Assignment 19

We are going to take another look at emergency powers that might be applied during the pandemic.


These build on materials from the chapters on emergency response and the use of the military for domestic emergencies, plus these additional readings:

Richards III, Edward P. “The United States smallpox bioterrorism preparedness plan: Rational response or Potemkin planning.” Wm. Mitchell L. Rev. 36 (2009): 5179.

While this was written about smallpox, it has a lot of relevance to the current outbreak.

Richards, Edward P. “The jurisprudence of prevention: the right of societal self-defense against dangerous individuals.” Hastings Const. LQ 16 (1988): 329.

This is an old piece, but still a good history of public health authority and the tension between the state’s authority to protect versus the state’s authority to punish.  This article was written in 1989 to refute the idea that traditional public health laws had been implicitly repealed by the Warren Court.  (This was an idea pushed by civil libertarians during the beginning of the AIDS epidemic.) The thesis is developed through an analysis of then-current United States Supreme Court decisions involving the control of dangerous persons, including criminal law decisions.  While the article does not endorse the use of public health law powers in the criminal law context, the Supreme Court’s willingness to do so clearly implies that it believes that the traditional public health law decisions are still good precedent.  Kansas v. Hendricks, 521 U.S. 346 (1997), decided well after the publication of this article, follows the rationale of the criminal law cases analyzed in the article and applies traditional public health principles to the detention of sexual predators. This prevention/punishment distinction comes up later as we read the materials on 4th/5th Amendment issues on searches and surveillance.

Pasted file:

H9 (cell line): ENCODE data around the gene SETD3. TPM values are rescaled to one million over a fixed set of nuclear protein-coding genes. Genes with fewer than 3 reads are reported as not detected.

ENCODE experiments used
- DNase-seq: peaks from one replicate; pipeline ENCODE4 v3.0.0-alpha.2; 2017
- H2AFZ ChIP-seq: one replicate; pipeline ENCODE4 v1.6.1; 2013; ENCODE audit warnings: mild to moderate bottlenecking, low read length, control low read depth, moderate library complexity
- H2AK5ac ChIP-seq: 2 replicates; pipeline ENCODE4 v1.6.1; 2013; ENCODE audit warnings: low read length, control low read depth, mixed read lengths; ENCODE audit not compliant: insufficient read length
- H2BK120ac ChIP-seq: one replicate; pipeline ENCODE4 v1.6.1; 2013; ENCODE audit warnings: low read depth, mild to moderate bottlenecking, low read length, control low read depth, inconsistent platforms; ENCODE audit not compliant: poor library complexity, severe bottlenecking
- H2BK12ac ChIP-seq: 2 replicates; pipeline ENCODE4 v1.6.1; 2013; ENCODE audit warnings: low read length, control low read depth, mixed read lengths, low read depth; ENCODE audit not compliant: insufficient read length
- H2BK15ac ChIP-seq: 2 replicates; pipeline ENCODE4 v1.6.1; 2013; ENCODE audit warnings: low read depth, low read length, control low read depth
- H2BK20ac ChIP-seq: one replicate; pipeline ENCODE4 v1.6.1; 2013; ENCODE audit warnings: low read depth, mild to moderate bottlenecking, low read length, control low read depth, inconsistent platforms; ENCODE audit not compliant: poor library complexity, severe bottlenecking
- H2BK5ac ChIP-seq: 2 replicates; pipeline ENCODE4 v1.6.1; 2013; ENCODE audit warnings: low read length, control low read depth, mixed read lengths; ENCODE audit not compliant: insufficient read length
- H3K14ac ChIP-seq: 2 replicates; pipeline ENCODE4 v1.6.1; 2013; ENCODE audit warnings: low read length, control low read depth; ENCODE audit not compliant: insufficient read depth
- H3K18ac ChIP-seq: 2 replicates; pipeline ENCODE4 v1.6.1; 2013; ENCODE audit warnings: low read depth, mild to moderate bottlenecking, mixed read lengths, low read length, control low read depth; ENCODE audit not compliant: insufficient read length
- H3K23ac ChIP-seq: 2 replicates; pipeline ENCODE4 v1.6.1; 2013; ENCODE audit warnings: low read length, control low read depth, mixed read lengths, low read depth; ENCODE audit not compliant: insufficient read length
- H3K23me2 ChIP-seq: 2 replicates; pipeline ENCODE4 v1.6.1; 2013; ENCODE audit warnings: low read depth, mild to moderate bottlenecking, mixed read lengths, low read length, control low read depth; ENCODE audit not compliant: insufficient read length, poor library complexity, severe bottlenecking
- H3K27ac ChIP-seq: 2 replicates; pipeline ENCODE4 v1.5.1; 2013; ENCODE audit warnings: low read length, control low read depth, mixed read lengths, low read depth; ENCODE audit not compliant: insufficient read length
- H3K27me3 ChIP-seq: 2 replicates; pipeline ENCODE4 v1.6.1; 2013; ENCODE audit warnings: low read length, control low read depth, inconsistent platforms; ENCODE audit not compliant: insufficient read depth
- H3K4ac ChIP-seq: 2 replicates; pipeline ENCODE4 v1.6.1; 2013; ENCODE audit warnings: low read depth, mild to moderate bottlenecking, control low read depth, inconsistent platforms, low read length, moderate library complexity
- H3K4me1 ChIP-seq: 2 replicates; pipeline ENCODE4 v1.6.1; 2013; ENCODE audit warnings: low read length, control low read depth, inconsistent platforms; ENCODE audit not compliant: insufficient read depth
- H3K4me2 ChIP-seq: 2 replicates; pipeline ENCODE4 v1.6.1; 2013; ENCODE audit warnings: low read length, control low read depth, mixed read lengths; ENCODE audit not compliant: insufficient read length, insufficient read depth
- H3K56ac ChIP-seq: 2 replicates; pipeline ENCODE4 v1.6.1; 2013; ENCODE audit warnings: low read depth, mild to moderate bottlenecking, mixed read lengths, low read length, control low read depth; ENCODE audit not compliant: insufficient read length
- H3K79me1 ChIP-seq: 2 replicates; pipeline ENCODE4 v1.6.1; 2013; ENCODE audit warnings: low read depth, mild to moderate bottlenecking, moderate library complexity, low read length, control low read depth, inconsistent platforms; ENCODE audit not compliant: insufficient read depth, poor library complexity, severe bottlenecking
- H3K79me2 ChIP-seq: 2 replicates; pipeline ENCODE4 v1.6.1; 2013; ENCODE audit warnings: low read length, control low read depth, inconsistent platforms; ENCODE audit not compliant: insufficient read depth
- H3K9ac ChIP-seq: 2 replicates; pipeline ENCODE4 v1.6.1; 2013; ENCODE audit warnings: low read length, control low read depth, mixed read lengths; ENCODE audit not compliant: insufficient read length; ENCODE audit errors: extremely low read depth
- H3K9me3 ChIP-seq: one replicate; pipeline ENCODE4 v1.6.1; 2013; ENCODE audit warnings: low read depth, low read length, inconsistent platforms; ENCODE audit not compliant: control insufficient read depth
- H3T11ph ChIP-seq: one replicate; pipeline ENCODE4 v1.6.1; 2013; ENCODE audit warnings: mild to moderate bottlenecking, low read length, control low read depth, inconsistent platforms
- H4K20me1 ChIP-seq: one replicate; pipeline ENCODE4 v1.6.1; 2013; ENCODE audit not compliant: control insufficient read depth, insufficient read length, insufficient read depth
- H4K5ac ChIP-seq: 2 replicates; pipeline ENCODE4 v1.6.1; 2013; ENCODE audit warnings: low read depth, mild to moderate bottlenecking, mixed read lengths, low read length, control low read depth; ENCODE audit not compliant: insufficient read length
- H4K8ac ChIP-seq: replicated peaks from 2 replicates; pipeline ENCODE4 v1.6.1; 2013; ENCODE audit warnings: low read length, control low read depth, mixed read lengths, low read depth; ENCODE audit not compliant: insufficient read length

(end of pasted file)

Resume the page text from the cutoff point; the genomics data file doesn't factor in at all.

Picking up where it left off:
The first is a podcast that I recorded with a professor from Emory on public health powers and the constitution:

The Constitution and the Coronavirus

The second is a podcast by Professor William Banks, a coauthor of our book, on emergency powers, including the military:

Emergency Powers and COVID-19 with William Banks